U.S. employment firm CareerBuilder said it had discovered that formal training
in sales was disproportionately missing from the world of higher education.
Data from Economic Modeling Specialists, a CareerBuilder company, showed there were 599 colleges and universities in the country offering degrees in geology and only 274 offering degrees in sales.
In an even more pronounced contrast, there are 1,571 schools of higher education offering degrees in psychology, about six times more than there are school offering degrees in sales.
However, there are 15,517,185 sales positions in the United States -- give or take a few.
At the same time there are 167,728 jobs related to psychology and 94,696 related to geology, making for opportunity ratios of 93:1 and 164:1, in psychology and geology, respectively.
"In the last year alone, there were 678,968 job openings in sales-related fields compared to 8,698 jobs in psychology-related fields and 6,766 job openings in geology-related fields," CareerBuilder said.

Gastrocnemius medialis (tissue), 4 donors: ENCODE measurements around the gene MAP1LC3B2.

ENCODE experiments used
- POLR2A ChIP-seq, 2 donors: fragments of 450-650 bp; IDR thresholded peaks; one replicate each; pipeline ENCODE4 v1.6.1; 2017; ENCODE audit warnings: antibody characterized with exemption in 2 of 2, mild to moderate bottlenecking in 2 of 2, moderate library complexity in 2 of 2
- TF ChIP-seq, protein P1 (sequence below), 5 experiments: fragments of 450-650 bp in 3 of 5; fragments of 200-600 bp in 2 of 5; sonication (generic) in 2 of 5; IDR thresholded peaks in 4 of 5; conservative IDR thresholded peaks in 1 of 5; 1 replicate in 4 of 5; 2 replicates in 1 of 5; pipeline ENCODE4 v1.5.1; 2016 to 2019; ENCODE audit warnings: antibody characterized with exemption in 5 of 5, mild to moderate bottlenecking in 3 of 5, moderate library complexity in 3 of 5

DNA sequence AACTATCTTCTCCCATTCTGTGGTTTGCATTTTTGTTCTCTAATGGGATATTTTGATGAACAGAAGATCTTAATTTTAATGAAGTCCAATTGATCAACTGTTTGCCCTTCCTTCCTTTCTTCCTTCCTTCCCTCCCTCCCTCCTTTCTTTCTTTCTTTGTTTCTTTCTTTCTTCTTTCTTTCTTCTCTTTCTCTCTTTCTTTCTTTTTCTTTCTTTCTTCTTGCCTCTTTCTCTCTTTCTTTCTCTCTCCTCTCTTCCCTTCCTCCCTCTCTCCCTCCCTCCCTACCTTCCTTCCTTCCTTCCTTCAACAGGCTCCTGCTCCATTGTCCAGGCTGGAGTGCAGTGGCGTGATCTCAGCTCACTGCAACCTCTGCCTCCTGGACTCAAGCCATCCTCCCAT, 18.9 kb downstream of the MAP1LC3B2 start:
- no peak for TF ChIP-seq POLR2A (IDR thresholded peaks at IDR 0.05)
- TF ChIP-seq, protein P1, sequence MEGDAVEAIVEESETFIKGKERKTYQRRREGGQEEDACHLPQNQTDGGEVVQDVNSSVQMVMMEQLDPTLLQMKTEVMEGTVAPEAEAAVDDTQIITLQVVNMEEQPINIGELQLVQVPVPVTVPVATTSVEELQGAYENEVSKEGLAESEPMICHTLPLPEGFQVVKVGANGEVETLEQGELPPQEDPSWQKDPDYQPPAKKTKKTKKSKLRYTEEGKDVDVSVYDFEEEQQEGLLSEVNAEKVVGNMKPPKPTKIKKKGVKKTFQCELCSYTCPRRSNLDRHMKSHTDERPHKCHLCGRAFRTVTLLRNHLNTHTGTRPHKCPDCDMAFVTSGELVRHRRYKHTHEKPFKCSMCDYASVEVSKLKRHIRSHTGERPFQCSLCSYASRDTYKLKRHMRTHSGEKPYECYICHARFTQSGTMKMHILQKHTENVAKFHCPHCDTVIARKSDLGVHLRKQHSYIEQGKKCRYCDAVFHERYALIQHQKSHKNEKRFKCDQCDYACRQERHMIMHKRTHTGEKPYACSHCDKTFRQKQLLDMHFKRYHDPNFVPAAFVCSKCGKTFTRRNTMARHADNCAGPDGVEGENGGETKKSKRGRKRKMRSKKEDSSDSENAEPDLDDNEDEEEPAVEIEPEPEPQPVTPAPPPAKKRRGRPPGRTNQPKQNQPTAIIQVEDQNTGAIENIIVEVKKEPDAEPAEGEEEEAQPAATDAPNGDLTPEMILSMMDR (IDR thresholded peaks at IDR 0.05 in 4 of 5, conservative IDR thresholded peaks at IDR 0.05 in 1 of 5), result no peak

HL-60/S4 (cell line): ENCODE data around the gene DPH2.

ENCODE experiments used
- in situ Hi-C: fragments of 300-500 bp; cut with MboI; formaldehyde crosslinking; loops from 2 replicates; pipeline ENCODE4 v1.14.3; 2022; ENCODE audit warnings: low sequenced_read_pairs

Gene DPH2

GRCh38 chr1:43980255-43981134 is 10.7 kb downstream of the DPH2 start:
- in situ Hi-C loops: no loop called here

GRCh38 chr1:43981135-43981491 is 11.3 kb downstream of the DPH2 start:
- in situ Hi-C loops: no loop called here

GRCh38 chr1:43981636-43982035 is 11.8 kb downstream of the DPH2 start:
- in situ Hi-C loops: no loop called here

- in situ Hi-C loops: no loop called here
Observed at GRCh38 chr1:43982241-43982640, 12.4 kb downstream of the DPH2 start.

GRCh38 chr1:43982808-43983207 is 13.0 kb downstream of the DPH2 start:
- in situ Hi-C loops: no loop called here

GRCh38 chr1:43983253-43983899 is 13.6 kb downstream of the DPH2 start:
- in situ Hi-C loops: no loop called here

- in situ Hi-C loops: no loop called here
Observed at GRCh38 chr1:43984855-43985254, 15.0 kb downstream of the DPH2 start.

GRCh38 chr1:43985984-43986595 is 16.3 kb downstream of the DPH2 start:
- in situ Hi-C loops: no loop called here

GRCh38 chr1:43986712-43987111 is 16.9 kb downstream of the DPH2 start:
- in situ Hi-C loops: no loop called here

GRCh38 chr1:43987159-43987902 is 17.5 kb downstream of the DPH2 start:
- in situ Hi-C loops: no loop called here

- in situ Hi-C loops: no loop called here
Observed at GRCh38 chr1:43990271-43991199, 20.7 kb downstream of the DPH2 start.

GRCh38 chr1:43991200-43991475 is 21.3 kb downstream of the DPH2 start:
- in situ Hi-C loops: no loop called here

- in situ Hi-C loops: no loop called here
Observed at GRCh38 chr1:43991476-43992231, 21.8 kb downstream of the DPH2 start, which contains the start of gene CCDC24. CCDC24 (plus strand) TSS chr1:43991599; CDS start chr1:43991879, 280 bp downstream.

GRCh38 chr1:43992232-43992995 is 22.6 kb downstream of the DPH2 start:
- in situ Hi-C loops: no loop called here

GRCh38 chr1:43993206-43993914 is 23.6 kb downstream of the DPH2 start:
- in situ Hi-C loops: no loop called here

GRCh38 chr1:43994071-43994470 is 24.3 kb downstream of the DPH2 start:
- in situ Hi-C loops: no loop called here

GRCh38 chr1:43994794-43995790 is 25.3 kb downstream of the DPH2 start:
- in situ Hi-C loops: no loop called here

A recent Harris Interactive survey found that one sixth of the sales managers in companies that missed their revenue projections for the year indicated that lack of training in sales was a contributing factor.
In the survey, 35 percent of the business managers indicated that their company missed their revenue projections for the year, CareerBuilder said.
The survey included responses from 2,184 hiring managers and human resource personnel and was conducted between Feb. 11 and March 6.
The results of the survey include a margin of error of plus and minus 2.1 percentage points, it can be said with 95 percent certainty, CareerBuilder said.
Most Popular Stories
- 2015 Mazda MX-5 Miata Is Fast and Eager
- Tablets, Cars Drive AT&T Gains
- Tech Firms Flock to LA's 'Silicon Beach'
- Small Businesses Add 3 More Worries to Their List
- Apple Warns of China iCloud Attack
- Job Hunting Is Hard Work
- DOMA Tech Adding Jobs to Process VA Claims
- Ford, GM Expect to Report Strong Profits
- Consumer Prices Edge Up, Surprising Economists
- Stocks Subdued After Gains Earlier in Week